What I love about teaching is the opportunity to encourage a beginning teacher to realize that they have a role in shaping society through their work with children. I work with ministries of education and practicing teachers towards fostering more hands-on, inquiry based, socially relevant science education. It was this innovative work and my emphasis in my courses on a multicultural approach to science education that led to my 3M nomination here at the University of Victoria, but the key ideas that inform my approach to teaching were developed when I was a doctoral student at the University of Alberta and when I was a professor there in the Department of Secondary Education. The major influences on my thinking were my supervisors, Drs. Wallie Samiroden, Heidi Kass and Terry Carson.”


Mari-Agnes Cardinal, BEd ’03, writes, “My book would be comedy and adventure. I taught at Mountain Cree Camp at Kisiko Awasis School, where there are no stores and the only running water and power are at the school. The local spring water is about four kilometres away. It is a traditional Cree community. They live a traditional way of life and ceremonies are a big part of life. They welcomed me to join in any ceremony, including the Sun Dance. I was given a Cree name, Nigamo Nepee (singing leaf) and am honoured.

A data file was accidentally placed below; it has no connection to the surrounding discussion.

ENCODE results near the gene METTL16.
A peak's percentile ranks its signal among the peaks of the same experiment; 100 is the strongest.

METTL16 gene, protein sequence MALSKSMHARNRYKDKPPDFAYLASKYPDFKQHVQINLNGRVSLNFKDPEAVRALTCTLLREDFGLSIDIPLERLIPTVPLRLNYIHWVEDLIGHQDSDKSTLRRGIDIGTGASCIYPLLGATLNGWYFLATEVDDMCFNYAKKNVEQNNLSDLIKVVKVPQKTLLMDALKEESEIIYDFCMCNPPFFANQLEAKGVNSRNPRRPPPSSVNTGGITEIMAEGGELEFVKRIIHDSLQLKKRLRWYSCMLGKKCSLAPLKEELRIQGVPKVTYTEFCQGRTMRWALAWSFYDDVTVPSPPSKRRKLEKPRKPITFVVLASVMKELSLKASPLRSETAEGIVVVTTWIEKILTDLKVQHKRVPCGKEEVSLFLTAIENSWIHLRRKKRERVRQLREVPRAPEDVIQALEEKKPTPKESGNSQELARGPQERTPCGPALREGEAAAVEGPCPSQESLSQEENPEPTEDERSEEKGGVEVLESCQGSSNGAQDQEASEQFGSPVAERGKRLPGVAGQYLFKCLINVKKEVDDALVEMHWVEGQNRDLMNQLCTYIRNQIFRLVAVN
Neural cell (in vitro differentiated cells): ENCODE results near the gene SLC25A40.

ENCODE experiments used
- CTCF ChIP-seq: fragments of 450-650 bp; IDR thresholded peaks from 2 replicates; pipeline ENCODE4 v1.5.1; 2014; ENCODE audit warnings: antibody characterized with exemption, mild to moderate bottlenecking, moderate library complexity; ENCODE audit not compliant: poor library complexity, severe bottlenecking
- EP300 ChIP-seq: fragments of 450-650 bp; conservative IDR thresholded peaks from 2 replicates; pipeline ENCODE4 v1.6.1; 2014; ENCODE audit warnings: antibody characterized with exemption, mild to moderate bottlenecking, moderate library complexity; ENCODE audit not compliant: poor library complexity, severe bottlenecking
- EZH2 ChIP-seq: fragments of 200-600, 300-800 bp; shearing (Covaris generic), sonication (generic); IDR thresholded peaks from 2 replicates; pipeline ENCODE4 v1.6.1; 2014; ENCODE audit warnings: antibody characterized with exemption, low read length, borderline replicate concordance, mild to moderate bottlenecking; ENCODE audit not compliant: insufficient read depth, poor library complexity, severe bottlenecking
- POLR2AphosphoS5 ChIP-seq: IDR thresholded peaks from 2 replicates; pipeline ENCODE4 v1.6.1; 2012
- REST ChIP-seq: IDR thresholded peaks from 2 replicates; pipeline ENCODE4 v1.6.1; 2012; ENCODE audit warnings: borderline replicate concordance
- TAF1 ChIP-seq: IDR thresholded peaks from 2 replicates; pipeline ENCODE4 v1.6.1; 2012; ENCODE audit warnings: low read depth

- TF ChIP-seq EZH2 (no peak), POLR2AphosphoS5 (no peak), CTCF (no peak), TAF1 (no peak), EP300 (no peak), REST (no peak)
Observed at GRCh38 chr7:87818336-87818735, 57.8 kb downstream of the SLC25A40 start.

Kenton Biffert, BEd ’04, likes the outdoor survival guide genre for his memoirs. “If I were writing a book about my career in education, it would be an outdoor survival guide for teachers. It wouldn't be one more ‘wilderness skills’ book to put on the shelf, but rather a book showing how teachers can teach every subject outdoors and not just by taking the students to read outside, but to actually engage with nature in learning the curriculum. It would be about having less screen time and how to push against the tide of technology to be outdoors with the students. The title would be Taught in the Woods: A Survival Guide to Teaching Students in Nature.


Jennifer Jensen, BEd ’06, writes, “With a love of travel and an education degree from the University of Alberta, if I were writing my memoir, mine would be an adventure story. Upon graduation, armed with knowledge, skills, attitudes and a teaching credential recognized around the world, I headed out into the wild blue yonder, discovering the beauty of the earth and the wonders that classrooms around the world have to offer.

My story has taken me from a dirt hut in the shadows of Kilimanjaro to an international school near the Great Wall and from a one-room schoolhouse in the land Down Under to une école française near the Eiffel Tower. As for the next chapter, the rest is still unwritten, but what I do know is that it will all be worth it, for there truly is joy in the journey.”